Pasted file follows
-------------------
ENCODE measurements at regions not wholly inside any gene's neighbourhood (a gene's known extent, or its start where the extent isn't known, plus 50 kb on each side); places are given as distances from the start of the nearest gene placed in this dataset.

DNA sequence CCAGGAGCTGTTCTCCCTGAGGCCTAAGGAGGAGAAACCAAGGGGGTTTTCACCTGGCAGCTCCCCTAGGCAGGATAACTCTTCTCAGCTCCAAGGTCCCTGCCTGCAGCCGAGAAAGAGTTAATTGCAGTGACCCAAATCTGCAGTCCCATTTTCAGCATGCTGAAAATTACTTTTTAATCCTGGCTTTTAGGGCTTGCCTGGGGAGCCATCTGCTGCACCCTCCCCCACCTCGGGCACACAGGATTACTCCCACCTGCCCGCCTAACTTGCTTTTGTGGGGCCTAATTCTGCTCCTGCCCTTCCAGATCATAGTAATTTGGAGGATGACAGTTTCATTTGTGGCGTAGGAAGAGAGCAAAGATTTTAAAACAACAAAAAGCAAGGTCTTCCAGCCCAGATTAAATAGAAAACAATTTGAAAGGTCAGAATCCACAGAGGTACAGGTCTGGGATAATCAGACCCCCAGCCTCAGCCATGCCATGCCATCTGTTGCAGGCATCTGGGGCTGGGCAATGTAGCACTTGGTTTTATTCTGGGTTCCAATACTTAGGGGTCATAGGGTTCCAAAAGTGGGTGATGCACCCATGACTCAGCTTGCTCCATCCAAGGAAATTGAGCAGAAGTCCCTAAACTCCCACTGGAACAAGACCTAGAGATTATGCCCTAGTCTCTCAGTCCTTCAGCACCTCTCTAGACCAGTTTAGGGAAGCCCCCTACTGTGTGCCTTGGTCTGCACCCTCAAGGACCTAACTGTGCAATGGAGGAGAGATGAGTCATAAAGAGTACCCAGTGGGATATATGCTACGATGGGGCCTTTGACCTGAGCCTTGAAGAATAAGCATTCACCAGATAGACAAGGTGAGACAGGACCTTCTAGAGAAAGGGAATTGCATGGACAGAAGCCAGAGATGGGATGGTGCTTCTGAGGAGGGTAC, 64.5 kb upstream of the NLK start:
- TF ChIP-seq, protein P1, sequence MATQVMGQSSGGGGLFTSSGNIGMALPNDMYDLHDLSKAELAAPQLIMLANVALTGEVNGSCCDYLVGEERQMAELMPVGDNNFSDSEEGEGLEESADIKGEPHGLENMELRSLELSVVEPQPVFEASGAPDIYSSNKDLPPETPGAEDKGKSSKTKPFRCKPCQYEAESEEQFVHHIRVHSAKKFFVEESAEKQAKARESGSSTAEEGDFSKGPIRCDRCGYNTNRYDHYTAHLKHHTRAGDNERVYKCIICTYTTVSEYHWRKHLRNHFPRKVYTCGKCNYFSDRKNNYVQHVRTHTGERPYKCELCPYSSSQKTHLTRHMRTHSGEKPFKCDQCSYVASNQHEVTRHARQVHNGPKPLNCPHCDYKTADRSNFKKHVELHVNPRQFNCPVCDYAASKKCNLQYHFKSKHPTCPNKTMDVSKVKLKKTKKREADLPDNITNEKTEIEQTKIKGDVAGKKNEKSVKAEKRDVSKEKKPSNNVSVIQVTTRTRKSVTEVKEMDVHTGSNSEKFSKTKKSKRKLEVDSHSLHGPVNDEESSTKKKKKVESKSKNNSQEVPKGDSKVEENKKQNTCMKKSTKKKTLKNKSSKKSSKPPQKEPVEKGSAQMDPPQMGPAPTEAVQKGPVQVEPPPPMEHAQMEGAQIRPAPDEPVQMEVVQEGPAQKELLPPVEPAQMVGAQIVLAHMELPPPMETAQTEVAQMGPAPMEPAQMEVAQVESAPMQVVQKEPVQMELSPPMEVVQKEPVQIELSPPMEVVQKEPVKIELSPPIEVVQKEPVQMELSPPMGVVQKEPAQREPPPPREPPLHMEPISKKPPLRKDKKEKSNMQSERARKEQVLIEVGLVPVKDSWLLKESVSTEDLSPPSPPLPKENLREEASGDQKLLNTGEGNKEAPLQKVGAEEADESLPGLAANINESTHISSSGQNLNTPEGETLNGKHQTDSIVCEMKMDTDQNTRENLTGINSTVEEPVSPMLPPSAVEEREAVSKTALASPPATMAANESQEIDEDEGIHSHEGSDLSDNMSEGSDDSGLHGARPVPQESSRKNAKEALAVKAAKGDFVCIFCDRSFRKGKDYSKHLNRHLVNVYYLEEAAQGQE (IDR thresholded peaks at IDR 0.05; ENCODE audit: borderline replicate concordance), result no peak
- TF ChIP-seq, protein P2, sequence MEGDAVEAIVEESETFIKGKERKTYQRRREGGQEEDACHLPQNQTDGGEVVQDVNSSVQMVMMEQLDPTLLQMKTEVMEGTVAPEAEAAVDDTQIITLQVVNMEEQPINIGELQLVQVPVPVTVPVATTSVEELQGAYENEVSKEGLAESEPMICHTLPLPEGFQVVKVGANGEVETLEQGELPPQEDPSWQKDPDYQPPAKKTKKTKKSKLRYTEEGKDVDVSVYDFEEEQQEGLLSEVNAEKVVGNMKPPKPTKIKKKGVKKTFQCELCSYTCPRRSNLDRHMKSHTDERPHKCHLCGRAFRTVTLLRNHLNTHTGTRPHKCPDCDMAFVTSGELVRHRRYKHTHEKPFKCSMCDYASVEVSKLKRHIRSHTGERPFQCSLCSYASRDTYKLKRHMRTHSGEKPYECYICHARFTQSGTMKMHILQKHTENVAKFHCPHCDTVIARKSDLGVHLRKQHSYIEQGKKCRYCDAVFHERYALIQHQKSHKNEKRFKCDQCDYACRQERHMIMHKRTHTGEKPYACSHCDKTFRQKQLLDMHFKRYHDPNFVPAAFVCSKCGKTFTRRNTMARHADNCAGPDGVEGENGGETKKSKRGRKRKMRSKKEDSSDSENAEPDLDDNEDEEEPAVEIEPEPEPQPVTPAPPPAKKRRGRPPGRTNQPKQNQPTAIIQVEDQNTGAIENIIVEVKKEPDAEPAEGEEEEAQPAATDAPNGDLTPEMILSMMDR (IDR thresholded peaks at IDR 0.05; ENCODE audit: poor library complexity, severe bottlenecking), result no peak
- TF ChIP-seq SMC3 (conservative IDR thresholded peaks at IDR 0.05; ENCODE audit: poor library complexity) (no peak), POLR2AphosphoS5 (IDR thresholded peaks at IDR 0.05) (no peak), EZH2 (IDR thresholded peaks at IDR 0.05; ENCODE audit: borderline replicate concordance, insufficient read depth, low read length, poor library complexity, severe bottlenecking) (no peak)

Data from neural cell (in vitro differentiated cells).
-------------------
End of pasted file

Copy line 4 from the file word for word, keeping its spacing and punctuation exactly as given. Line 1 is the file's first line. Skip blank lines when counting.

- TF ChIP-seq, protein P2, sequence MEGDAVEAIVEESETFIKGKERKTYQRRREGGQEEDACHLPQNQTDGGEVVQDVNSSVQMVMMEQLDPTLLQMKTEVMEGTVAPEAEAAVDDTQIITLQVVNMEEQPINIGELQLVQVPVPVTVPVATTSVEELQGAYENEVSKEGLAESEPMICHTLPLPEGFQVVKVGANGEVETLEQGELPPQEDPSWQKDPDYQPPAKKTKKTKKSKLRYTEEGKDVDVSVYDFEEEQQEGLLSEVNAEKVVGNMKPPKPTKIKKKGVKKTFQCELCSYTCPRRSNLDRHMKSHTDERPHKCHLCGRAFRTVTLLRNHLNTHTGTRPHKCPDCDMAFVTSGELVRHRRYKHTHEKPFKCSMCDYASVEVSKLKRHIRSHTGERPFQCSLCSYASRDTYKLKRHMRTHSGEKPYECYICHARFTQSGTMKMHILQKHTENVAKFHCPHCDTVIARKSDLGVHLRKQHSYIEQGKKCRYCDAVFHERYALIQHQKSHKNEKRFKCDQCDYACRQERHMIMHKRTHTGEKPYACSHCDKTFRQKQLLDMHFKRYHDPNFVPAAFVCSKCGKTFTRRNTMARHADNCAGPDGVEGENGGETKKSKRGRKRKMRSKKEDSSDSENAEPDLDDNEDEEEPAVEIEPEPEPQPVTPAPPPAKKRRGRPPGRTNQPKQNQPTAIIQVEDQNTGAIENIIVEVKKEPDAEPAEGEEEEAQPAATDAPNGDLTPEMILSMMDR (IDR thresholded peaks at IDR 0.05; ENCODE audit: poor library complexity, severe bottlenecking), result no peak